Two species of Homaemus occur in CCESR old fields. H. aenifrons has an entirely black face, and H. bijugis has a pale yellow line on each cheek. H. bijugis is the more common of the two. Some individuals have faint facial stripes, and it is possible these two species hybridize? Homaemus spp are fairly common in a variety of field types, but seem shoewhat more numerous in xeric sites. Eurygaster alternatus is less common, but has also been collected in a variety of fields. Phimodera binotata is a rare species that has only been collected in extremely xeric fields. Members of these genera probably feed on grass seeds. Tetyra bipunctata is an uncommon large Scutellerid that feeds on seeds in pine cones.
These Stink Bugs are generally golden with red markings. Elasmucha lateralis occurs on birch in woodlands where the females guards her nymphs. Elasmostethus cruciatus occurs on alder in swamps, and Elasmostethus atricornis is an uncommon species found on Aralia in woodlands.
A single uncommon? species of Turtle Bug, Amaurochrous brevitylus?, occurs in marshes. It is suspected to feed on cattail heads. This species is small, dark, with an enlarged scutellum, resembling the Scutellerinae. Brochymena quadripustulata and Brochymena arborea are uncommon tree/shrub inhabitants that are suspected to be predaceous. The are flattened, jagged-edged and dark resembling bark. Mecidea major is a pale elongate Pentatomid that is reported to feed upon Bouteloua curtipendula. This species is a new state record taken only in E (xeric Aristida).
The following species are large and green. Banasa dimidiata is a common woodland species. Acrosternum hilare is another wood edge species that feeds on Prunus and Amelanchier fruit. Thyanta accerra ? was taken in three fields but only in 1990. Pitedia persimilis has been collected in small numbers from a variety of fields but appears to be more common in xeric sites. I suspect it may feed on Vicia villosa and/or Lathyrus venosus seed pods.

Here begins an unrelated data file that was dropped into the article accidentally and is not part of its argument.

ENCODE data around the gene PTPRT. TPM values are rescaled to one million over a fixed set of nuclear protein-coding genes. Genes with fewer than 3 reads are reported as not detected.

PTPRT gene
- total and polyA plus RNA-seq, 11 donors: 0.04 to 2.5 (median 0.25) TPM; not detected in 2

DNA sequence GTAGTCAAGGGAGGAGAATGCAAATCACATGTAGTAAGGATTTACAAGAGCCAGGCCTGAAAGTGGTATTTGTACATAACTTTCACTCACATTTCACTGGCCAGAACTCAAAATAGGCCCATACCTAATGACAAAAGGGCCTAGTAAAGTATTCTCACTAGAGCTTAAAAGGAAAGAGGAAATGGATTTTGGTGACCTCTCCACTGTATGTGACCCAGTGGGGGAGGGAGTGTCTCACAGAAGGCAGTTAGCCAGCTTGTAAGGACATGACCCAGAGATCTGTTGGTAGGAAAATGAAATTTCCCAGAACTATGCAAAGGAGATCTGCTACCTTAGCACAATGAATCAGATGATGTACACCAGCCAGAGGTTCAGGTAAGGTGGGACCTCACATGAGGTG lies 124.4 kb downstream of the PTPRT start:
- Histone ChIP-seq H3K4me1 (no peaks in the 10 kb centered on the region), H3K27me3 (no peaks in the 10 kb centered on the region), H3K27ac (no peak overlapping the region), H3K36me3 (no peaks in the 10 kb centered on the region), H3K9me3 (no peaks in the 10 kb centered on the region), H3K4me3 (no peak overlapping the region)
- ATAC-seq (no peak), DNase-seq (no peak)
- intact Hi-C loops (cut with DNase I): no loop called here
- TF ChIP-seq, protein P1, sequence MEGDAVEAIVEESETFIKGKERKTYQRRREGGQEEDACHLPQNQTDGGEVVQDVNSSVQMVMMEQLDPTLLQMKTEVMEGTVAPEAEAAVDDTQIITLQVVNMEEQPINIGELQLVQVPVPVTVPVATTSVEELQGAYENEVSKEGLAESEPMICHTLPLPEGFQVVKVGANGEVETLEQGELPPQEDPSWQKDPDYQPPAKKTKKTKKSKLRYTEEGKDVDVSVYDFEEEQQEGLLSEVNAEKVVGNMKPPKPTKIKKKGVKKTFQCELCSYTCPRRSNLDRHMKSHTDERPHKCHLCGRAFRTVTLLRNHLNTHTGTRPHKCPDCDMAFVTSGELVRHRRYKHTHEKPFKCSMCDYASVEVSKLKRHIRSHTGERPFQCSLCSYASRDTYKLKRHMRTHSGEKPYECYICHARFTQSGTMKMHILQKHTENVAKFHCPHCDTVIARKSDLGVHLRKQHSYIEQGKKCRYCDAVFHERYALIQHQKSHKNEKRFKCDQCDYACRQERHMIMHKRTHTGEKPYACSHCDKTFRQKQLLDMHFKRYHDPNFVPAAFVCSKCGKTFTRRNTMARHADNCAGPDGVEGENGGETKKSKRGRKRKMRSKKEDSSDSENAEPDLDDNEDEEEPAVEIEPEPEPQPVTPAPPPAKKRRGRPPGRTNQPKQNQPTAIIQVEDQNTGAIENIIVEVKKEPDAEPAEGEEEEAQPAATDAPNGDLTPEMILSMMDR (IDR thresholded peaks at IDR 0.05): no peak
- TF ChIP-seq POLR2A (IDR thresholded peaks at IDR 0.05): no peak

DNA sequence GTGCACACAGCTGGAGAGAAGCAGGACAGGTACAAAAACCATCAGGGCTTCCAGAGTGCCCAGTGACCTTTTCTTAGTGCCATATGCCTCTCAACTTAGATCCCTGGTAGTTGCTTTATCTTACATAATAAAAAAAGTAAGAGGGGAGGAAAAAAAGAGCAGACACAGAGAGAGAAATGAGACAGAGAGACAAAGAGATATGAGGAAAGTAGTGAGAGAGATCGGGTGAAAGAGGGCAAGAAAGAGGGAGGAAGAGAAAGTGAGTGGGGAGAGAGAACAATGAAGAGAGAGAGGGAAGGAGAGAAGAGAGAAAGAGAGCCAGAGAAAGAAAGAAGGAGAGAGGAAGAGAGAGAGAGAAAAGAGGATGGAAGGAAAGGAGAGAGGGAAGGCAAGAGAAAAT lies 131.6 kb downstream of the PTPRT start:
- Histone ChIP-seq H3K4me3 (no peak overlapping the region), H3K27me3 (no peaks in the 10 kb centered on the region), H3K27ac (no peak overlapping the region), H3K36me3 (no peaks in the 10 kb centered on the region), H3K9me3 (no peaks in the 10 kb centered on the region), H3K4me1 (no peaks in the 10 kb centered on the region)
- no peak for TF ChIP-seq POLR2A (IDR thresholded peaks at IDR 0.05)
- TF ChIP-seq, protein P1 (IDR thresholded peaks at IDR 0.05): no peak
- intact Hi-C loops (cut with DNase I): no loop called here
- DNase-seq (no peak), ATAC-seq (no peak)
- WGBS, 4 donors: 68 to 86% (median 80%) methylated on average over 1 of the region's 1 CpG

Cosmopepla bimaculata is a small black and red species often found on Hedge Nettle (Stachys palustris) or mullein (Verbascum thapsus). Pitedia ligata? is a rare large black and red-bordered species collected only in 1988? Mormidea lugens is a small black and bronze species with scutellum outlined in yellow. It is fairly common. Dendrocoris humeralis is an uncommon red-tinged woodland species.
The following species have the scutellum nearly equalling the coria in length. Neottiglossa undata is apparently a rare species on the Area. It has only been taken in a few fields. It is abundant in Poa fields across the state. Coenus delius is relatively common in a variety of fields. Aelia americana is somewhat less common but still widespread. It appears more abundant in brome fields. These species are all suspected to feed on grass seeds.
Trichopepla atricornis? is an uncommon pentatomid with erect hairs on the dorsum. Holcostethus limbolarius is common and widespread but more abundant in xeric and weedy sites. Three species of Euschistus have been collected from CCESR old fields. E. variolarius has pointed humeral angles and juga and tylus are equal in length. E. servus-euschistoides has rounded humeral angles and the juga exceed the tylus. Both are relatively common in a variety of field types. E. ictericus has a callous ridge running between its pointed humeri. It is considerably less common. A fourth species of Euschistus, E. tristigmus, is a common woodland species often found on cherry and juneberry.
As mentioned earlier, members of this family are predaceous--generally on Coleoptera or Lepidoptera larvae. All are rather infrequently encountered. Perillus circumcinctus, marked with maroon and white, has been been observed feeding on adult and larval Trirhabda in a few fields. Stiretrus anchorago, a robust Calligrapha-like fellow, has been observed feeding on Blepharida larvae on sumac clones at field edges. Small numbers of three species of Podisus (placidus, modestus, brevispinus) have been collected. A few individuals of the large Apateticus cynicus have also been collected.
|email@example.com||Last updated May, 2000|